Thursday 18 January 2018

Lenihan refuses to hand over official documents

Michael Brennan Political Correspondent

THE Government has refused to hand over all the documentation about its controversial decision to keep Anglo Irish Bank afloat with billions of euro of taxpayers' funds.

Finance Minister Brian Lenihan offered to provide the opposition parties with assistance from his officials to evaluate any alternatives they had, or to get Anglo Irish Bank to appear before an Oireachtas committee. But, noticeably, he did not offer to give the opposition any of his department's own documentation.

He stood over the Government's decision to commit €22bn in funds to Anglo to keep it going, saying to shut it down would cost €70bn. "We would all like to see the back of this institution. It's not possible," he said. It came as Tanaiste Mary Coughlan joined Mr Lenihan in her condemnation of the "appalling" practices at Anglo Irish Bank, which is owed €155m by its former directors.

But Labour TD Pat Rabbitte said the Government had to produce "evidence" rather than "assertions" to justify its decision to keep Anglo Irish Bank in existence. He said it could cost the Government almost as much as the €39bn it planned to spend on the capital programme over the next seven years.

"Ordinary people cannot understand why the Government would want to commit almost €40bn to the 'Casino Royale' on Stephen's Green (the Anglo headquarters)," he said.

Fine Gael finance spokesman Richard Bruton pointed out that 70pc of the State's recapitalisation funds were going into Anglo -- which, unlike AIB and Bank of Ireland, had no plan to lend to small and medium-sized businesses. "It will not lend a red cent other than to those it is already supporting and to whom it has recklessly lent money," he said. Fine Gael deputy finance spokesman Kieran O'Donnell also questioned the Government's decision to support Anglo.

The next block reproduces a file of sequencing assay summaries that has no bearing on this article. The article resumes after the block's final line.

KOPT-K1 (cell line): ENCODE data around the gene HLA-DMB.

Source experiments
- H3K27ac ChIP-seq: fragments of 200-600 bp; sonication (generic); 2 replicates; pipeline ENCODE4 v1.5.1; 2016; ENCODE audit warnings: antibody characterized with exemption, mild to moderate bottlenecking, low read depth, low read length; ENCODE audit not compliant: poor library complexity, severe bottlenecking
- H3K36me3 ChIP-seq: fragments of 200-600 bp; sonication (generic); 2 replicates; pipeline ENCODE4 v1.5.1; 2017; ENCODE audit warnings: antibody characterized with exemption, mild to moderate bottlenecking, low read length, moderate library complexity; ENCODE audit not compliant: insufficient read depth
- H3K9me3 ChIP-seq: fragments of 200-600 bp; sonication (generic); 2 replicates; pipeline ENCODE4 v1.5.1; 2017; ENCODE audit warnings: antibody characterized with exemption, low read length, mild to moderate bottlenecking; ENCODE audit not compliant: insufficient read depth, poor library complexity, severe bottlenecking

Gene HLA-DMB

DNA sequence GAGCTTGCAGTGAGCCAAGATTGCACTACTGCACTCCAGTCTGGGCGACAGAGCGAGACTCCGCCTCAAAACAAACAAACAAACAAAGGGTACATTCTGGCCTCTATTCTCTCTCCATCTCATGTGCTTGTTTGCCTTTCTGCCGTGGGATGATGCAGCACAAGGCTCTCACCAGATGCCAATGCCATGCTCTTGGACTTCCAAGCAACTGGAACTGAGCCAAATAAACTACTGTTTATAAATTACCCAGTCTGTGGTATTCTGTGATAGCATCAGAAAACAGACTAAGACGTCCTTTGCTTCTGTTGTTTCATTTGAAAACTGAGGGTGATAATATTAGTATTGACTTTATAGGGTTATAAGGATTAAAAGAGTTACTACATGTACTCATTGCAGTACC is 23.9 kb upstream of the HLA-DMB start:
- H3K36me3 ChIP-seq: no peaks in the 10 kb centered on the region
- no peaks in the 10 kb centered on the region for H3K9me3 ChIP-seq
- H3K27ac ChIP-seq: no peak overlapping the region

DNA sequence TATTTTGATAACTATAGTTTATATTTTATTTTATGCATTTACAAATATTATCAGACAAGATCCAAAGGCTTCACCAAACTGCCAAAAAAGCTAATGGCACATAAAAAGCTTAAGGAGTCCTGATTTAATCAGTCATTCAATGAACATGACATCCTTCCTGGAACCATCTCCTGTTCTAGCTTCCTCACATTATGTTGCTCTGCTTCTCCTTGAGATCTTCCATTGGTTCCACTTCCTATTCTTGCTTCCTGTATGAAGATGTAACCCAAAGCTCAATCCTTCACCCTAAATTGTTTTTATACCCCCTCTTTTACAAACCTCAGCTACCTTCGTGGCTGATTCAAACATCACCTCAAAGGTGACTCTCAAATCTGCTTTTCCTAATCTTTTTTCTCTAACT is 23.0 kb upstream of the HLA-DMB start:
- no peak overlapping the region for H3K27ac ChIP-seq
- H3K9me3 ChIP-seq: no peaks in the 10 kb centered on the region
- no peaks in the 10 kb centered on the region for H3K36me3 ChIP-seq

Mr Lenihan denied claims that he had made a "secret agreement" with the European Commission several months ago to pump the €8.3bn into Anglo, saying that the final decision had not been made until last Tuesday morning.

During a two-hour Dail session on the banking crisis yesterday, there were complaints about the fact that three former executives at Anglo -- Sean FitzPatrick, David Drumm and Willie McAteer -- had benefited from €2m in bonuses, salary payments and redundancy payments before they left.

Sinn Fein TD Caoimhghin O Caolain told the Dail that the Ernst and Young firm which had given Anglo Irish Bank's accounts a "clean bill of health" was now involved in evaluating loans for NAMA.

Mr Lenihan said he agreed that the matters required "full scrutiny" due to the dramatic change that took place after Anglo Irish Bank was taken over by the State.

"The matters are serious and will require investigation both by the accountancy bodies and the banking inquiry which is under way and which will account to this House," he said.

Irish Independent

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